Hamstrung by restrictive liquor laws, Oklahoma brewers used to be largely benchwarmers in the craft beer game.

Now with the playing field leveling, they’re scoring points with consumers and their companies’ bottom line.

“It took 30 years to go from a handful of breweries to 1,500,” says Eric Marshall, founder and brew master of Marshall Brewing Company in Tulsa. “And it took three years to go from 1,500 to 3,000. Then, you start to hit the pace of 1.8 breweries opening per day in the United States.

The new cost for doing business in Tulsa.

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“That’s a little crazy and unsustainable in a lot of senses. But it’s a great time to be a beer drinker.”

Breweries are popping up like dandelions in Tulsa.

More than a half-dozen such facilities have opened in town since the start of 2017 — Renaissance Brewing Co. opened Thursday — and several more already are on tap for 2018. According to a 2016 statistic by the Brewers Association, 20 craft breweries in Oklahoma had a $502 million economic impact, with 47,847 barrels produced annually.

Laying groundwork for the surge were a pair of new laws: Senate Bill 424 and State Question 792.

Implemented in August 2016, SB 424 allowed for strong beer sales at breweries. With the passage of SQ 792, which takes effect in October, wine and all beer can be sold at grocery and convenience stores. Several other alcohol modernization laws were passed in 2017, including SB 211, which allows a county option for Sunday sales.

Marshall, who began offering beer commercially in 2008, is seizing on the shifting tide. He’s planning an expansion this summer that will include a new 4,000-square-foot taproom, biergarten, event space and off-street parking. He says SB 424 “gave brewers and breweries the ability to have that revenue source of taprooms to be able to really get started. That gave people sort of the kick in the pants to say, ‘Hey, here we go.’”

“It’s something we didn’t have for the first eight years we were in business. … It certainly would have made the cash flow side of things a little bit easier on the front end. Fortunately, we were able to develop some good long-term relationships that obviously will benefit us as the laws change.”

Rep. Glen Mulready, R-Tulsa, and Sen. Stephanie Bice, R-Oklahoma City, are among the legislators who have spearheaded liquor law change.

“This has been a strong-armed state when it comes to alcohol,” Mulready says. “There’s a slowness to adapt that comes with that as well. It just made common sense to remove some of restrictions we had in place.”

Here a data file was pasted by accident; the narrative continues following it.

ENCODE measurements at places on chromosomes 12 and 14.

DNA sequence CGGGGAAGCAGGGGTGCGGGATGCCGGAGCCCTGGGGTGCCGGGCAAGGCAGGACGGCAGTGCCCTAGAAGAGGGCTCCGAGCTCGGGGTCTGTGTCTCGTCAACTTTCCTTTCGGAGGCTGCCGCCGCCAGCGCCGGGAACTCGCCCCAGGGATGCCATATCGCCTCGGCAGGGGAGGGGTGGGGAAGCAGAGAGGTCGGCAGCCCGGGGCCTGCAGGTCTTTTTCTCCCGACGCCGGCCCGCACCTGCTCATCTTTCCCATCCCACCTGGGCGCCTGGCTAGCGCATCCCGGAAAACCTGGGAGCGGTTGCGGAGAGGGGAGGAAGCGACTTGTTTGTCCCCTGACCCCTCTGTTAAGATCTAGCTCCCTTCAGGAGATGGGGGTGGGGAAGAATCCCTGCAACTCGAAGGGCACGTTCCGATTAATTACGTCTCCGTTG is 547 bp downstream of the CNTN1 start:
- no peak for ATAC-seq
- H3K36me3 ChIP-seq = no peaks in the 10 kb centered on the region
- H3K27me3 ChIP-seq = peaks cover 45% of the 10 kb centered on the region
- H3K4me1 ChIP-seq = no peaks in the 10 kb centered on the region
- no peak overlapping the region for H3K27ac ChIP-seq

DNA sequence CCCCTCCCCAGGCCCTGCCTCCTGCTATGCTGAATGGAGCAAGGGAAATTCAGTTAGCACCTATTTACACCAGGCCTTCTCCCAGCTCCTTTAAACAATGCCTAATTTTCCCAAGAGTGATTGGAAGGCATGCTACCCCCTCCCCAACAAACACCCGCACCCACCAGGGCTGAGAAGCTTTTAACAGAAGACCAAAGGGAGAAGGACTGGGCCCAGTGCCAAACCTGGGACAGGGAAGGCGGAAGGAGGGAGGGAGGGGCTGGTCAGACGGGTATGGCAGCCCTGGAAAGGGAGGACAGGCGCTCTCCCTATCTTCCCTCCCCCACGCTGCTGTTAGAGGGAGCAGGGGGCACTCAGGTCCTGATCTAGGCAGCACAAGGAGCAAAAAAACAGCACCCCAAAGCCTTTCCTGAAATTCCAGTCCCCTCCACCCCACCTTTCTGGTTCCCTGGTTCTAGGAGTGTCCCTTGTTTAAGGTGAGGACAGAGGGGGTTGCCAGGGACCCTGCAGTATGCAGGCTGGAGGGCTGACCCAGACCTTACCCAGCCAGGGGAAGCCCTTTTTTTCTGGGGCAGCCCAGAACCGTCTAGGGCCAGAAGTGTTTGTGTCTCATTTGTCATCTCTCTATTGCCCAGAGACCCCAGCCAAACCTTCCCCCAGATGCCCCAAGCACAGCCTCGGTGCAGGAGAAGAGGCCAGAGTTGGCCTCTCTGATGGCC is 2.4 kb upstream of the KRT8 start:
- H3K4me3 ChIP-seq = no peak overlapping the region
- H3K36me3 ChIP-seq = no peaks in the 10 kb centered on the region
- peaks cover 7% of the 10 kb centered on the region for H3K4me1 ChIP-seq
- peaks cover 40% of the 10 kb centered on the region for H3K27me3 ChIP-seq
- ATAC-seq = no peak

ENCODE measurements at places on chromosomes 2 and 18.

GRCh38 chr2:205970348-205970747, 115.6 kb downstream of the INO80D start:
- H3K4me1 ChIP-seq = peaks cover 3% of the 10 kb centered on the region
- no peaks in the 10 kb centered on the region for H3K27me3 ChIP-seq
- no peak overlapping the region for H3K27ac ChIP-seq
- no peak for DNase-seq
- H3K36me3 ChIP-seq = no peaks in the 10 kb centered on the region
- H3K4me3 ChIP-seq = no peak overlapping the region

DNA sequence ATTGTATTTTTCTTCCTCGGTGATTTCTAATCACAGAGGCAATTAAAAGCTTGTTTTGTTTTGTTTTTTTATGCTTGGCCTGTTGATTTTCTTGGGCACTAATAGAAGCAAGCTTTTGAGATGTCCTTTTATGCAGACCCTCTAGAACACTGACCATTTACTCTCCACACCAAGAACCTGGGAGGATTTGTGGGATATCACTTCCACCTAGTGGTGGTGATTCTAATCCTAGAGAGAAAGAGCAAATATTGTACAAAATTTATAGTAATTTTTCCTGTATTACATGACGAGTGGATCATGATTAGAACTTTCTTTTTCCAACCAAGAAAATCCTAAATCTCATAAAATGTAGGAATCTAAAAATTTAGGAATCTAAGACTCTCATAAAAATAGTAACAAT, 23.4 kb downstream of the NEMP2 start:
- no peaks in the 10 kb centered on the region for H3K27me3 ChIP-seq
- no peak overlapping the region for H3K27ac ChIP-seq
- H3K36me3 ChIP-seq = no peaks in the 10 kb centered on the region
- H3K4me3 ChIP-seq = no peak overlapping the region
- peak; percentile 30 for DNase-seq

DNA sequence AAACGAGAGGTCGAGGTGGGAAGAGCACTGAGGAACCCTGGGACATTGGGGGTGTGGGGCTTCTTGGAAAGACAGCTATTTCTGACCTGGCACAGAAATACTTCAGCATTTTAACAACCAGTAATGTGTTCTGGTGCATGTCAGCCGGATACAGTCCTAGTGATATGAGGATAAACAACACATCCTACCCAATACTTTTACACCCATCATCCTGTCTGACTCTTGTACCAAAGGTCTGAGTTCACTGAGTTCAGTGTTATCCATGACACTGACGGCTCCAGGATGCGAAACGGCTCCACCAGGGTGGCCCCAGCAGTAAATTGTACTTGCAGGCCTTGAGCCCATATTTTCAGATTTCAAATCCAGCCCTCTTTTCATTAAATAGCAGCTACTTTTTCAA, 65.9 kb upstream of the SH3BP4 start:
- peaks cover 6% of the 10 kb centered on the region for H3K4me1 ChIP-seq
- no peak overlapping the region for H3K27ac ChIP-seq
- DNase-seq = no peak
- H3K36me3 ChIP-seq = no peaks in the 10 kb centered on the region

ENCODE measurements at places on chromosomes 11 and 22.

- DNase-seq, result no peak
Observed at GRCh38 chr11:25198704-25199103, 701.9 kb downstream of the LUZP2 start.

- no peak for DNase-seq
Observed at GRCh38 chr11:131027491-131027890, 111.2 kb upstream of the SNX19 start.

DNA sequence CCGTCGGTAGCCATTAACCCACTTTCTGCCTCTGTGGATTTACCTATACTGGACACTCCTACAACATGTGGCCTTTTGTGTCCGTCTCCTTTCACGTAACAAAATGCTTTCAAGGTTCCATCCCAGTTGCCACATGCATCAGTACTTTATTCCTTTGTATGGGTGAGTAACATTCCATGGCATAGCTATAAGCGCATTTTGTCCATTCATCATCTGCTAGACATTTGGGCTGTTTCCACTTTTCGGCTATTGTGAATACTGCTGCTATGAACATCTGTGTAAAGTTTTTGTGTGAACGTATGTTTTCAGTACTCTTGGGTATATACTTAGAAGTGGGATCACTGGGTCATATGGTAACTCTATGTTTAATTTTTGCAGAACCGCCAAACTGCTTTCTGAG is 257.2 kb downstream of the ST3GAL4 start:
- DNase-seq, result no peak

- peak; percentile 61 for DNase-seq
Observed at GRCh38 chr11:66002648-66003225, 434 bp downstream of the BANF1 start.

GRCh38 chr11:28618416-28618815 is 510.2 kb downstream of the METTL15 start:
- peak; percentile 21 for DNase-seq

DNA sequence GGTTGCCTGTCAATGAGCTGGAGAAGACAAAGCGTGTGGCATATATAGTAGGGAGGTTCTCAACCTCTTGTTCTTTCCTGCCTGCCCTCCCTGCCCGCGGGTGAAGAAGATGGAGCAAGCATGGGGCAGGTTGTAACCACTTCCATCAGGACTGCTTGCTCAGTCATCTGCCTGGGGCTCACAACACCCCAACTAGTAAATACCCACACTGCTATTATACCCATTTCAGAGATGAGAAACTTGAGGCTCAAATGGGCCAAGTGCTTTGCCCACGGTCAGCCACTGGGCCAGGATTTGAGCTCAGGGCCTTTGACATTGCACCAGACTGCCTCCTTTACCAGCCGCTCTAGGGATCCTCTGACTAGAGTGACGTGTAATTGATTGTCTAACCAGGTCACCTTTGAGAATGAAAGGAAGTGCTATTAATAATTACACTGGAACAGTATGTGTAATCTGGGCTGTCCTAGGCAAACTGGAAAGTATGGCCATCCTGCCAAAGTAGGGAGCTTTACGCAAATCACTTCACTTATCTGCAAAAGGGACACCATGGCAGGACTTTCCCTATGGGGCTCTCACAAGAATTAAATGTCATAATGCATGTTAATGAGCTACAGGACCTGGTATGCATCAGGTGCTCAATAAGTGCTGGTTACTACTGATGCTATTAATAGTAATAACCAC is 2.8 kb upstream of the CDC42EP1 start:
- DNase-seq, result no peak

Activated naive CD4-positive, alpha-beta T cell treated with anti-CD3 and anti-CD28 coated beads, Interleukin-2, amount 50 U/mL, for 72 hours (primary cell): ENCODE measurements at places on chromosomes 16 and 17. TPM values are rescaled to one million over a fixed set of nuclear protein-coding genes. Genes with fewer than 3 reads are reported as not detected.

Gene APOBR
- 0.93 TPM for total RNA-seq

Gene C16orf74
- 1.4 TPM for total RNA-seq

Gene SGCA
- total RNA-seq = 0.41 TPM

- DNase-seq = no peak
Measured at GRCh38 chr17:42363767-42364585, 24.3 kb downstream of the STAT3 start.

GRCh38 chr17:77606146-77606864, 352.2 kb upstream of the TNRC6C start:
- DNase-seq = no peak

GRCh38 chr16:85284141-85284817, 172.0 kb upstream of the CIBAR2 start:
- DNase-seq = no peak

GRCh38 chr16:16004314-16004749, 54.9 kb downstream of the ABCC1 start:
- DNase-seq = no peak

One by-product of the brewer-friendly atmosphere could be a boost in tourism.

“There are states that are creating beer tours, so you’re encouraging tourism and learning about a product and how it’s made. There’s quite a following with that that wasn’t there previously. It would be helpful to take advantage of that. That just generates economic activity for our state,” Mulready says.

Marshall says he sells about 4,000 barrels of beer annually, roughly 10 times more than he did in his first year. With that production comes a ripple effect — mostly local — created by all brewers. Marshall, for example, buys boxes for packaging from a vendor in Tulsa and beer bottles from facilities in Sapulpa and Henryetta.

The brewery’s spent grain goes to Bristow rancher Cody Beach, who uses it as cattle feed.

“From our standpoint, any time you can pick up some type of bypassed product, like the brewer’s grain, you’re not competing with all the human markets for costs,” says Beach, who operates The Beach House, a farm-to-fork restaurant in Bristow. “You can definitely cut some costs and put a little bit of margins in there, especially when commodities get so high.

“It’s definitely a complementary industry, for sure.”

Chase Healey has been in the craft brewing business for more than a decade. He helped start COOP Ale Works in Oklahoma City in 2006 and started Prairie Artisan Ales with his brother, Colin, in Tulsa in 2012. Four years later, Chase founded the American Solera brewery in west Tulsa.

“It’s something I’ve been working toward my whole professional career,” Healey says of craft brewing reaching its potential. “Every year I’ve been working on it, it’s gotten more and more popular.

“I’ve been in love with it and have a passion for making beer. It’s awesome that it’s really starting to catch on. That’s a good deal when you’re in business on your own.”

Last January, American Solera was named best new brewery in the U.S. and second in the world at the RateBeer Best awards in Sonoma County, California.

“We launched Prairie in 2012,” Chase says. “Each year as we saw that grow, you get this base of fans that come to the festivals, come to the dinners. They support you every chance they get. There are a lot of familiar faces.

“But what’s cool to see, if you go in my tap room on a Saturday afternoon, you might see a few couples who are in their mid- to late 60s and girls that are in their mid-20s and they are all there together. It’s not just a bunch of 25- to 40-year-old fat, bearded guys. To see these types of people trying beer in our town, it’s really exciting.”

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Rhett Morgan



Twitter: @RhettMorganTW